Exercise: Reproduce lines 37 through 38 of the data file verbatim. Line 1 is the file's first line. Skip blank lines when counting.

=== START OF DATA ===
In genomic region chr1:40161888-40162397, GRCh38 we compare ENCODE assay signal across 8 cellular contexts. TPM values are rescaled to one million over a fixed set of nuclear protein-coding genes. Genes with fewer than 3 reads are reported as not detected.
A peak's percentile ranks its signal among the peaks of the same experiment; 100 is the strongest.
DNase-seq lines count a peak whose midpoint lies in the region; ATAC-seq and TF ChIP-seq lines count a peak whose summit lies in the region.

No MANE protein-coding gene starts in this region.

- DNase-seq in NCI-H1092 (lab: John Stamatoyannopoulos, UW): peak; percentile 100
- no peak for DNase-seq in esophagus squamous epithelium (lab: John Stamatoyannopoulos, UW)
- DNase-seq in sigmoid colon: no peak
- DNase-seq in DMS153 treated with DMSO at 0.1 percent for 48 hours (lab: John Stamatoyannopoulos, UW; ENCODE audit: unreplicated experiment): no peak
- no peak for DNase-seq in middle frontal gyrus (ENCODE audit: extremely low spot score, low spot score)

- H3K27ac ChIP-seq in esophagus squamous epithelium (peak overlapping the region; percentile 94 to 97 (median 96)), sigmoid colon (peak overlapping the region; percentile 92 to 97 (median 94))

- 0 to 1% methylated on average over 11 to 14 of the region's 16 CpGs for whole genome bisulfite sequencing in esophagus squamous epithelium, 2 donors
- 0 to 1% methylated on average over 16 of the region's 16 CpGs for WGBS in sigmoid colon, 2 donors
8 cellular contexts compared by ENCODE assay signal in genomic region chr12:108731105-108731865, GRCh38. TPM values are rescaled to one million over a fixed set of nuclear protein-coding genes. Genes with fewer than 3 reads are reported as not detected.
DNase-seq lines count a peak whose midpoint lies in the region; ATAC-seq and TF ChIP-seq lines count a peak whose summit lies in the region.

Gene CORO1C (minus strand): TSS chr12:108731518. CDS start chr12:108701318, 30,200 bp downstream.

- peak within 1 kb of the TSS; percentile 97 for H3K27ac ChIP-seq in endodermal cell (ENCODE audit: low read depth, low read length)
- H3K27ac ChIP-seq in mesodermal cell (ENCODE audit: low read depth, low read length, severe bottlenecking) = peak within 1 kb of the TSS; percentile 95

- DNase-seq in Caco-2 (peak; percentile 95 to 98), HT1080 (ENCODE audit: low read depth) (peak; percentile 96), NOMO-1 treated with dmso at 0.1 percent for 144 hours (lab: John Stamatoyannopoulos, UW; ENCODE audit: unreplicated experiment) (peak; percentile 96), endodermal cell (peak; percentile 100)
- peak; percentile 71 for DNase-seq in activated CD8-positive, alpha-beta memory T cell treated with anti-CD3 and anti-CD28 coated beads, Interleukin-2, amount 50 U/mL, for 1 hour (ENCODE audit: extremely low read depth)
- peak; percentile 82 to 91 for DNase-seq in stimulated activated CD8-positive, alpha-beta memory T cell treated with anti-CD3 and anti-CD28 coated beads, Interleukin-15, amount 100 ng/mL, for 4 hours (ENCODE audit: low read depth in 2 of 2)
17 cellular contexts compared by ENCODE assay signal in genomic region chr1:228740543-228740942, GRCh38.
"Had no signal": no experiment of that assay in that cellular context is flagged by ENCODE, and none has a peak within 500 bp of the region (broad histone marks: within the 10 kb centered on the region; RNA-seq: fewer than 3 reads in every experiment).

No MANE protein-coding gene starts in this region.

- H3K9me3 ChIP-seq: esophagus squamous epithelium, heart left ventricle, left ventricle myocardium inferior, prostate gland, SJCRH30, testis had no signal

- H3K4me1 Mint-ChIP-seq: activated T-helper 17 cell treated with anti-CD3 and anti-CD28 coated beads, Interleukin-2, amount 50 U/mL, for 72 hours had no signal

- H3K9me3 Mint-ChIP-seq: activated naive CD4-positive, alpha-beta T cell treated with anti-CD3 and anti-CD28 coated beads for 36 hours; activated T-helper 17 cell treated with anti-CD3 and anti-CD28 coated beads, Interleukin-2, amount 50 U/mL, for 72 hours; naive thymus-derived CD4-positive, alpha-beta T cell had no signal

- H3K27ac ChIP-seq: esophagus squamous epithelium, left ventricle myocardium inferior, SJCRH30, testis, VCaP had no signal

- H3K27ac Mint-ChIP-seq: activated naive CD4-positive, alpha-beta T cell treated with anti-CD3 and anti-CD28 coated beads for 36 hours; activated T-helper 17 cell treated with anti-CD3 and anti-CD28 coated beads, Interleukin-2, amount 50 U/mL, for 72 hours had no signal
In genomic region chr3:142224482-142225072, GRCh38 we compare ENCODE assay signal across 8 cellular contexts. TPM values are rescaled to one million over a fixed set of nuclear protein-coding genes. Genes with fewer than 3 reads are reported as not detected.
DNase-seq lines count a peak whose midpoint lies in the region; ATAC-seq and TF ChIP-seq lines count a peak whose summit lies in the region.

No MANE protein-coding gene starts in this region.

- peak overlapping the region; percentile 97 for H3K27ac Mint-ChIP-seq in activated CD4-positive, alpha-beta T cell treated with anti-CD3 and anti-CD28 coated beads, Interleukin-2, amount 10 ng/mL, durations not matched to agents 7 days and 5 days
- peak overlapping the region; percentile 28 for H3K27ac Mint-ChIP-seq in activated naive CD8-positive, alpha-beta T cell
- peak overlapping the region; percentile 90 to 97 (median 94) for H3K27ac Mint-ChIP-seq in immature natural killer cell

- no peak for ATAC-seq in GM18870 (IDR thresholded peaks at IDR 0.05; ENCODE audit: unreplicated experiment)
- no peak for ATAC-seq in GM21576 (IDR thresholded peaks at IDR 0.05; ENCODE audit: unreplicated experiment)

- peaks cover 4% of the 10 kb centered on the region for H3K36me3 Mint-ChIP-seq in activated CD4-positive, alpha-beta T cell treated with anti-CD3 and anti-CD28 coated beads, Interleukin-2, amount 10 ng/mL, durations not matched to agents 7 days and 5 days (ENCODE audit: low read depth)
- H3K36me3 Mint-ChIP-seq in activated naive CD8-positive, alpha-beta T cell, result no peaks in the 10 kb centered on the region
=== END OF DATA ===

- peaks cover 4% of the 10 kb centered on the region for H3K36me3 Mint-ChIP-seq in activated CD4-positive, alpha-beta T cell treated with anti-CD3 and anti-CD28 coated beads, Interleukin-2, amount 10 ng/mL, durations not matched to agents 7 days and 5 days (ENCODE audit: low read depth)
- H3K36me3 Mint-ChIP-seq in activated naive CD8-positive, alpha-beta T cell, result no peaks in the 10 kb centered on the region